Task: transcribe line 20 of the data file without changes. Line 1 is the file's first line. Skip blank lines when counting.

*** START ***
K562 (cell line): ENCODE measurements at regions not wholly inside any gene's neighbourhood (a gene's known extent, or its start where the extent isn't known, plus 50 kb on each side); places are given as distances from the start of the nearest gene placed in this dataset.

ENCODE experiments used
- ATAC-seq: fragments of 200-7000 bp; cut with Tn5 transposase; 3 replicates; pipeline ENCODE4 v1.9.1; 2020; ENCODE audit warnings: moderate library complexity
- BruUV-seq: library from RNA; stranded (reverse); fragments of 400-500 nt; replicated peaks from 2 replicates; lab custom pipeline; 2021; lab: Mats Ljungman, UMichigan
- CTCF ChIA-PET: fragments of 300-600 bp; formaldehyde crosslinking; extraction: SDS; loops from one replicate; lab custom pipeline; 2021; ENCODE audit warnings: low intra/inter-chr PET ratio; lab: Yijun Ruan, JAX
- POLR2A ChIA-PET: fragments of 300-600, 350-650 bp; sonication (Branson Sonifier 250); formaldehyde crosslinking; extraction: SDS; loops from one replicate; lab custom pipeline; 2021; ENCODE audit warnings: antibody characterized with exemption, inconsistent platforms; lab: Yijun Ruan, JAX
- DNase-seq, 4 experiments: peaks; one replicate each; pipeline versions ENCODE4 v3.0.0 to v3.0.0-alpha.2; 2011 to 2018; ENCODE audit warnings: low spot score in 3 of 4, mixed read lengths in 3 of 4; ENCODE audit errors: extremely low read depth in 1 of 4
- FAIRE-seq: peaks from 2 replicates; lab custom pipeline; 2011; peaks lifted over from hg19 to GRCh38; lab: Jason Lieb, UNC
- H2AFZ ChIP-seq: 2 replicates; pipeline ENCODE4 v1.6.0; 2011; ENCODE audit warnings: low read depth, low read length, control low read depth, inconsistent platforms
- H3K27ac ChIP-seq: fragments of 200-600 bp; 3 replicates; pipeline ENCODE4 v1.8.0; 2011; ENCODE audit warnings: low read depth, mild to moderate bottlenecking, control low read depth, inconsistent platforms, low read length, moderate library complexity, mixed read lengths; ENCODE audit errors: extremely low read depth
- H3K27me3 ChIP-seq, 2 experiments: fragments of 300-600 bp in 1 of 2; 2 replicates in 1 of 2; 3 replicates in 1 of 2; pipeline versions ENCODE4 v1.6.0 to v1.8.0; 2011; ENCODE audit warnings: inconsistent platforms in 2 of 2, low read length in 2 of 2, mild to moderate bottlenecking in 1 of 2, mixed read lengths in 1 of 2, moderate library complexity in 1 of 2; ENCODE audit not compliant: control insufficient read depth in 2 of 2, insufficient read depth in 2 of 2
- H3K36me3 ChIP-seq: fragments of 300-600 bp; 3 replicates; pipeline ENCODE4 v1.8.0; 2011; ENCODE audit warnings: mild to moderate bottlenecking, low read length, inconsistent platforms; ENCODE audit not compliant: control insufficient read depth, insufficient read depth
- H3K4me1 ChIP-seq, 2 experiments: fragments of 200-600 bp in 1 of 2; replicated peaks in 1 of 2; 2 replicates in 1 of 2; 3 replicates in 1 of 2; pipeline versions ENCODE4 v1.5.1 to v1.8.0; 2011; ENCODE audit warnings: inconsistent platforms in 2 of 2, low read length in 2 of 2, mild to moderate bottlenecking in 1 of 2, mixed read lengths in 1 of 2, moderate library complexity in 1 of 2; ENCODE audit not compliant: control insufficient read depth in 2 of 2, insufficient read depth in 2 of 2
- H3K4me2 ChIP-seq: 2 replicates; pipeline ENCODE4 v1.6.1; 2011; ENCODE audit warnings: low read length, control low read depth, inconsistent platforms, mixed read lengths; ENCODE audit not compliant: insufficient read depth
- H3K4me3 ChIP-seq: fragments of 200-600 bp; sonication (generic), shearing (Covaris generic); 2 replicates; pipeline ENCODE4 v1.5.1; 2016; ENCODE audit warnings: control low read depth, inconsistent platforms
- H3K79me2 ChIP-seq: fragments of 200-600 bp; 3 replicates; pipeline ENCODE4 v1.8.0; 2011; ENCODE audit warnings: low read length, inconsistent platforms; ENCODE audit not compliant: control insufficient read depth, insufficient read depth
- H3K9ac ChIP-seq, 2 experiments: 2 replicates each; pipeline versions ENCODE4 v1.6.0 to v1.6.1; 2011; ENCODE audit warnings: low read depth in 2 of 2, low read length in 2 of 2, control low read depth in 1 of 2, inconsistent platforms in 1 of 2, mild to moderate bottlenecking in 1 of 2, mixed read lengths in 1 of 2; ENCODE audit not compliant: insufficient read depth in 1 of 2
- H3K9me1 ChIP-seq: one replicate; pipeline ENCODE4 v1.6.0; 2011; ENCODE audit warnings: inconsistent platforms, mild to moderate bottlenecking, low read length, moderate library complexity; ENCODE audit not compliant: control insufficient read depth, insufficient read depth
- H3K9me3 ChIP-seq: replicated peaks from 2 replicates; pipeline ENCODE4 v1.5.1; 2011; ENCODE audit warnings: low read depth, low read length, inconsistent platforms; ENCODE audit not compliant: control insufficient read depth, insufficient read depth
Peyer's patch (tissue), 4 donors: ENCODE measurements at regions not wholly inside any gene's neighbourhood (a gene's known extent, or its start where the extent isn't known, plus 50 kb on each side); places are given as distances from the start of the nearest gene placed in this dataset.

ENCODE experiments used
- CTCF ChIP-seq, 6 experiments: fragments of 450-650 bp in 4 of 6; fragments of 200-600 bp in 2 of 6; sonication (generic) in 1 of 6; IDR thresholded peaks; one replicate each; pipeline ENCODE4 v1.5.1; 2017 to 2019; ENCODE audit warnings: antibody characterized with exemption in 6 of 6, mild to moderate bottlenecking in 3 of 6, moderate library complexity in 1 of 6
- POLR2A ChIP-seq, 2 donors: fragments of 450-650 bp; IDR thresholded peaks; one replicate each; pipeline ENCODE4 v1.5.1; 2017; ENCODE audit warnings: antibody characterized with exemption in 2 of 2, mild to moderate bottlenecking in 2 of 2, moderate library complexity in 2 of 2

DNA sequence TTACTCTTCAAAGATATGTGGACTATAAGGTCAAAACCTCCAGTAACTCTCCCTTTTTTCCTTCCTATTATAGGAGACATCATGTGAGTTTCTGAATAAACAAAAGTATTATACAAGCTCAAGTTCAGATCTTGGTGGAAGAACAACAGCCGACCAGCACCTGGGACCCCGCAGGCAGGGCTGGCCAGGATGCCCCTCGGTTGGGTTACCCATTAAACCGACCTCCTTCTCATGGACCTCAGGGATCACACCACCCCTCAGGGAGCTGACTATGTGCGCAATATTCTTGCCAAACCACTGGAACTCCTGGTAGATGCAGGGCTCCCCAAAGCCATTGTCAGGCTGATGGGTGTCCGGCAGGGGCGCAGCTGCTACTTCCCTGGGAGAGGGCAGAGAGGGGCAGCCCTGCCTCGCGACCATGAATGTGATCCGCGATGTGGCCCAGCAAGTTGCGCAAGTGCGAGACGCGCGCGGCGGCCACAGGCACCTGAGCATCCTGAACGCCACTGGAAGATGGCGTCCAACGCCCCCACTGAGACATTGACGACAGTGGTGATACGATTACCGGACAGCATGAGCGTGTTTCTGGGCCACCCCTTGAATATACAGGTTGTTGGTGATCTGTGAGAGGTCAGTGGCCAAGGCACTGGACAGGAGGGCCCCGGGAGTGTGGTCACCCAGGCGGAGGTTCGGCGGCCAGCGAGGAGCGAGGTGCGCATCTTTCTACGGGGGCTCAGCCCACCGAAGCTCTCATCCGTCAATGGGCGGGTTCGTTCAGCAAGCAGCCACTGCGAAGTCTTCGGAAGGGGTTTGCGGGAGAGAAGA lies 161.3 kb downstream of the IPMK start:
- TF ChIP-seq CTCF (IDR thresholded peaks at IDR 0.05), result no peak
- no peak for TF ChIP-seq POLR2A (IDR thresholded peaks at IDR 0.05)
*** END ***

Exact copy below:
Peyer's patch (tissue), 4 donors: ENCODE measurements at regions not wholly inside any gene's neighbourhood (a gene's known extent, or its start where the extent isn't known, plus 50 kb on each side); places are given as distances from the start of the nearest gene placed in this dataset.